Approach: Phase synchronized patterns from 128-channel EEG signals are obtained for typical children and children with autism spectrum disorder (ASD). The phase synchronized states or synchrostates temporally switch amongst themselves as an underlying process for the completion of a particular cognitive task. We used 12 subjects in each group (ASD and typical) for analyzing their EEG while processing fearful, happy and neutral faces. The minimal and maximally occurring synchrostates for each subject are chosen for extraction of brain connectivity features, which are used for classification between these two groups of subjects. Among different supervised learning techniques, we here explored the discriminant analysis and support vector machine both with polynomial kernels for the classification task.

Main Results: The leave one out cross-validation of the classification algorithm gives 94.7% accuracy as the best performance with corresponding sensitivity and specificity values as 85.7% and 100% respectively.

Significance: The proposed method gives high classification accuracies and outperforms other contemporary research results. The effectiveness of the proposed method for classification of autistic and typical children suggests the possibility of using it on a larger population to validate it for clinical practice.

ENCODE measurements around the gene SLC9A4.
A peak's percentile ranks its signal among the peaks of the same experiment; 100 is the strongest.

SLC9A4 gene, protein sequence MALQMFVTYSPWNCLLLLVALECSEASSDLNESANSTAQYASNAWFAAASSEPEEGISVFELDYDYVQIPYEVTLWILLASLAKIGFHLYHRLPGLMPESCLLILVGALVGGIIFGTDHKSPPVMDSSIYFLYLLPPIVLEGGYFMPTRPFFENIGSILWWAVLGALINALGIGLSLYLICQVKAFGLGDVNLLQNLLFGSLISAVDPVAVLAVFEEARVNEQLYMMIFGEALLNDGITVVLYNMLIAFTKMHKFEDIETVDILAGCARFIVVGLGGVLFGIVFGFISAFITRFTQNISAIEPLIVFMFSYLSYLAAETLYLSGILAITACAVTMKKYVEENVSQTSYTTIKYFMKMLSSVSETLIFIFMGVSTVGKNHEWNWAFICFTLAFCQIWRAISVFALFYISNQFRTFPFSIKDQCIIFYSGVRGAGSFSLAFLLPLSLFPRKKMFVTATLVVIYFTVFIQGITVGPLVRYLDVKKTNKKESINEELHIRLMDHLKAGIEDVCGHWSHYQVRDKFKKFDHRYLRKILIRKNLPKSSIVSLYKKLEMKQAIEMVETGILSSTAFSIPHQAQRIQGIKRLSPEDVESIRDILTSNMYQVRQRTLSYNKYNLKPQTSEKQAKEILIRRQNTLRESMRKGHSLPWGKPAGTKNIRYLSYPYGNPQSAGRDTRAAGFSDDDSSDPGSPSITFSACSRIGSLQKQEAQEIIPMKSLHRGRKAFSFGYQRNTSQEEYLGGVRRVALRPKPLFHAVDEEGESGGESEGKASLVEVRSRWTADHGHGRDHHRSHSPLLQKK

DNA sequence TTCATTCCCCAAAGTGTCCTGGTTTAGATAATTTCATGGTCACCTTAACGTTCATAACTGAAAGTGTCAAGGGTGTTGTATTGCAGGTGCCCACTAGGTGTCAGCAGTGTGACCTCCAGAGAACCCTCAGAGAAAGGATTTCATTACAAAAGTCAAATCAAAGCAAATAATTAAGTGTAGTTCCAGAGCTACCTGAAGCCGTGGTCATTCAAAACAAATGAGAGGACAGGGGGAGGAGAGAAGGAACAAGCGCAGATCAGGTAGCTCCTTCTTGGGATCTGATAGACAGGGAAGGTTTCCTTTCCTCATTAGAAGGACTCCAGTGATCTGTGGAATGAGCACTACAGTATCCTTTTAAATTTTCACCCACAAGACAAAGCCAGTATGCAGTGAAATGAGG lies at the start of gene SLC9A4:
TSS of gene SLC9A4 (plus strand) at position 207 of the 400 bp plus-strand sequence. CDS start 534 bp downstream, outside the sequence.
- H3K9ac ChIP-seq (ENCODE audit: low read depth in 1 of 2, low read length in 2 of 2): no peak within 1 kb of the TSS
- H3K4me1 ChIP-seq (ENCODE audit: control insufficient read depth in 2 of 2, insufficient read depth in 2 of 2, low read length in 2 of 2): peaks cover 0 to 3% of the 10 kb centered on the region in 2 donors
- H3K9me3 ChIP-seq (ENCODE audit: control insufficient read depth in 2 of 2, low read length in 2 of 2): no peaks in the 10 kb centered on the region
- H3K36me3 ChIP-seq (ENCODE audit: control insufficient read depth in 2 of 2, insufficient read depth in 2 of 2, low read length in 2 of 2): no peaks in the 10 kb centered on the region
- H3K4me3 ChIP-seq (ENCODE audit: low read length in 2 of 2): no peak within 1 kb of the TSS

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http://dx.doi.org/10.1088/1741-2560/11/4/046019DOI Listing
August 2014

Late-onset epileptic spasms: clinical evidence and outcome in 34 patients.

J Child Neurol 2015 Feb 6;30(2):153-9. Epub 2014 Jun 6.

Epilepsy and Clinical Neurophysiology Laboratory, Department of Clinical Neuroscience, IRCCS Stella Maris Foundation, Calambrone, Pisa, Italy

To evaluate the diverse presentation and course of late-onset epileptic spasms in relation to etiology, we analyzed the clinical, electroencephalographic (EEG), and prognostic features in 34 patients. We divided the patient sample into cryptogenic or symptomatic based on etiology. An association emerged between symmetric spasms at onset and focal interictal EEG abnormalities in cryptogenic patients, and onset with focal or generalized seizures before displaying asymmetric spasms, and multifocal or diffuse EEG abnormalities, in the symptomatic group. Despite an overall poor prognosis, symptomatic patients starting with generalized seizures seem to have a relatively more favorable outcome. The high occurrence of intellectual disability, and sometimes psychomotor regression, confirmed this rare and poorly understood heterogeneous clinical condition as a severe form of epileptic encephalopathy that deserves further study.
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http://dx.doi.org/10.1177/0883073814532547DOI Listing
February 2015